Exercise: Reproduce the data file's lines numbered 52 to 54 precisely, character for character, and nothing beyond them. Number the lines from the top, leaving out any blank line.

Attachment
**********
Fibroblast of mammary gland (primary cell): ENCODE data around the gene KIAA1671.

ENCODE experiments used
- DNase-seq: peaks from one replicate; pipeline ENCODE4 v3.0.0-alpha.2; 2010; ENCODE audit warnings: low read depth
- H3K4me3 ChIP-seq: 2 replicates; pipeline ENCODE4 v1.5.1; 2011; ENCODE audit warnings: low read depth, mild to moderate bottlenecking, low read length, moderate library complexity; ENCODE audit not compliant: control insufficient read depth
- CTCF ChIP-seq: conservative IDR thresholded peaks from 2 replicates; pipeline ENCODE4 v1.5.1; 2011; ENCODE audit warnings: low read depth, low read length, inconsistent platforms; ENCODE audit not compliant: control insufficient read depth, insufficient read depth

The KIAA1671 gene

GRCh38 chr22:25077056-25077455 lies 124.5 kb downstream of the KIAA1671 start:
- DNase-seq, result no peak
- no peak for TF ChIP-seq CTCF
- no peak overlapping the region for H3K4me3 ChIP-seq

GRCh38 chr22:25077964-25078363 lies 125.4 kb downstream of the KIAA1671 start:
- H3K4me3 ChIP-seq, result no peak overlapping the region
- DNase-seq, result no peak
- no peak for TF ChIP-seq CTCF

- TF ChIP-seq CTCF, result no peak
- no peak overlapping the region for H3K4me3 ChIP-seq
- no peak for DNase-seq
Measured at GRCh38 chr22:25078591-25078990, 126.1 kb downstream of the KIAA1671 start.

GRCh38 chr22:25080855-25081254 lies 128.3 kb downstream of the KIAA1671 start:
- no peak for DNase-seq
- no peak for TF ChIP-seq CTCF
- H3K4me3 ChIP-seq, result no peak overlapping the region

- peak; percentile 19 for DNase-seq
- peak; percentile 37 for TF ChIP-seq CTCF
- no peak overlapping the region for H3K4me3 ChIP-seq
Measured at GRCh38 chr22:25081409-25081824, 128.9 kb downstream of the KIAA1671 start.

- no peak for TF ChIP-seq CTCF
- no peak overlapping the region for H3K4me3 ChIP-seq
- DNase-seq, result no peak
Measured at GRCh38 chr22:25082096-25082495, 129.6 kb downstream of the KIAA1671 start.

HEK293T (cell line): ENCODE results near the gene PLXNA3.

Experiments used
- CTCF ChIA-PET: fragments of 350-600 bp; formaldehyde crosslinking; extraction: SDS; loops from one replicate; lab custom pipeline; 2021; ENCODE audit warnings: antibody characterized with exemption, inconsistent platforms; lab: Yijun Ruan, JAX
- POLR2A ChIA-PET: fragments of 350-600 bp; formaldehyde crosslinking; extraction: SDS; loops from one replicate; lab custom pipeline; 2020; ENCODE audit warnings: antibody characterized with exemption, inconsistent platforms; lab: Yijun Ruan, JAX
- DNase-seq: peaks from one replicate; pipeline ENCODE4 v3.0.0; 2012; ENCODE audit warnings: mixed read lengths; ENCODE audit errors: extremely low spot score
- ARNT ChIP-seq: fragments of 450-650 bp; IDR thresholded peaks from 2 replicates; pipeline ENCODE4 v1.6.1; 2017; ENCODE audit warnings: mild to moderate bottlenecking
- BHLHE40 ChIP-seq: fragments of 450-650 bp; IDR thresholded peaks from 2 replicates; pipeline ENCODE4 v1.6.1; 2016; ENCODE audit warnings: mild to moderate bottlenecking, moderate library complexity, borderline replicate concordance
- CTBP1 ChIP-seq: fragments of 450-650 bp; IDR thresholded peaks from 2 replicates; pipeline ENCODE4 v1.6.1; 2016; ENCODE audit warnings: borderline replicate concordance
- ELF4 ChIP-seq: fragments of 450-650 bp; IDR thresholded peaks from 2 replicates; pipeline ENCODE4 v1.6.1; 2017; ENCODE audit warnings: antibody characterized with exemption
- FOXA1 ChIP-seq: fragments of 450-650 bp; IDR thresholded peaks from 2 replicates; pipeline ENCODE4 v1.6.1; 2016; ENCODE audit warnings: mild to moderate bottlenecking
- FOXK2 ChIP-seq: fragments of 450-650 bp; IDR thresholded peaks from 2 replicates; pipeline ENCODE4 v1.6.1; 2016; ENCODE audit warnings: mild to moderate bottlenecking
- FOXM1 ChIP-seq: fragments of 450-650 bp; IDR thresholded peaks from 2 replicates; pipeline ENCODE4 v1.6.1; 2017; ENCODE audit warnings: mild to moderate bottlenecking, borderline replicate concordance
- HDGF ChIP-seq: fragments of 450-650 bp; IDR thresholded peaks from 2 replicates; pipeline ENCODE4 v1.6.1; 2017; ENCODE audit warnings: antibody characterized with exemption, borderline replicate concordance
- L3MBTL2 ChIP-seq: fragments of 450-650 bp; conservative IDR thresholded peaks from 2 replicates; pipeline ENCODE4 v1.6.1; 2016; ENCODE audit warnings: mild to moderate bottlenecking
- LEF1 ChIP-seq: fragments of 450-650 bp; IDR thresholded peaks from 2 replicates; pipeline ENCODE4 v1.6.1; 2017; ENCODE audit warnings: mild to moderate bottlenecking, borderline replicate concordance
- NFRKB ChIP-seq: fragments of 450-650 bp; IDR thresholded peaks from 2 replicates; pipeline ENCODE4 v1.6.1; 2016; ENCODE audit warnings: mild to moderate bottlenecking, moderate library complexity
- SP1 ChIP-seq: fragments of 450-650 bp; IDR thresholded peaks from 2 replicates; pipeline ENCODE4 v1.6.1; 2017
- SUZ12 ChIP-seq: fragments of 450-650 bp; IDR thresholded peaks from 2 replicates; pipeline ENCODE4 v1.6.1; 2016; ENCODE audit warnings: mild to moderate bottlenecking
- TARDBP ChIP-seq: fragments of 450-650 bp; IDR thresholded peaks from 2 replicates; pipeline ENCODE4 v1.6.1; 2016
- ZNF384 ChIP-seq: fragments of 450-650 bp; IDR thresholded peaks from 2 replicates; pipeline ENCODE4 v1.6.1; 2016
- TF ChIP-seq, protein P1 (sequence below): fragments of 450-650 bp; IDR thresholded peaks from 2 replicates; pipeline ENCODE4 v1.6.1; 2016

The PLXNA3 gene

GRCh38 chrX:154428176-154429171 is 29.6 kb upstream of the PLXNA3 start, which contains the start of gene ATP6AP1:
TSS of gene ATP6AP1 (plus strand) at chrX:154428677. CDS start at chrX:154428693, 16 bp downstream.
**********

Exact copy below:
The PLXNA3 gene

GRCh38 chrX:154428176-154429171 is 29.6 kb upstream of the PLXNA3 start, which contains the start of gene ATP6AP1:
TSS of gene ATP6AP1 (plus strand) at chrX:154428677. CDS start at chrX:154428693, 16 bp downstream.